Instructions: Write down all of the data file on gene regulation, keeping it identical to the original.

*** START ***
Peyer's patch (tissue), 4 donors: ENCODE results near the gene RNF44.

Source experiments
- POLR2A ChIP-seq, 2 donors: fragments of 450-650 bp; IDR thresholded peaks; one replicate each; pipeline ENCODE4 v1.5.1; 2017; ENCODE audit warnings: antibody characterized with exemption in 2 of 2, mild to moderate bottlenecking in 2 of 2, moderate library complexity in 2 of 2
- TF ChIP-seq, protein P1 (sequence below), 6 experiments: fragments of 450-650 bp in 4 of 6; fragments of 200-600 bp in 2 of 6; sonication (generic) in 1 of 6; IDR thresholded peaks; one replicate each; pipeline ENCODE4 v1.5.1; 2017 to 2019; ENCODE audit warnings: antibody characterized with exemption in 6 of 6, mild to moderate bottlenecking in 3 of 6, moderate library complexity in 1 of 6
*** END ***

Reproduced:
Peyer's patch (tissue), 4 donors: ENCODE results near the gene RNF44.

Source experiments
- POLR2A ChIP-seq, 2 donors: fragments of 450-650 bp; IDR thresholded peaks; one replicate each; pipeline ENCODE4 v1.5.1; 2017; ENCODE audit warnings: antibody characterized with exemption in 2 of 2, mild to moderate bottlenecking in 2 of 2, moderate library complexity in 2 of 2
- TF ChIP-seq, protein P1 (sequence below), 6 experiments: fragments of 450-650 bp in 4 of 6; fragments of 200-600 bp in 2 of 6; sonication (generic) in 1 of 6; IDR thresholded peaks; one replicate each; pipeline ENCODE4 v1.5.1; 2017 to 2019; ENCODE audit warnings: antibody characterized with exemption in 6 of 6, mild to moderate bottlenecking in 3 of 6, moderate library complexity in 1 of 6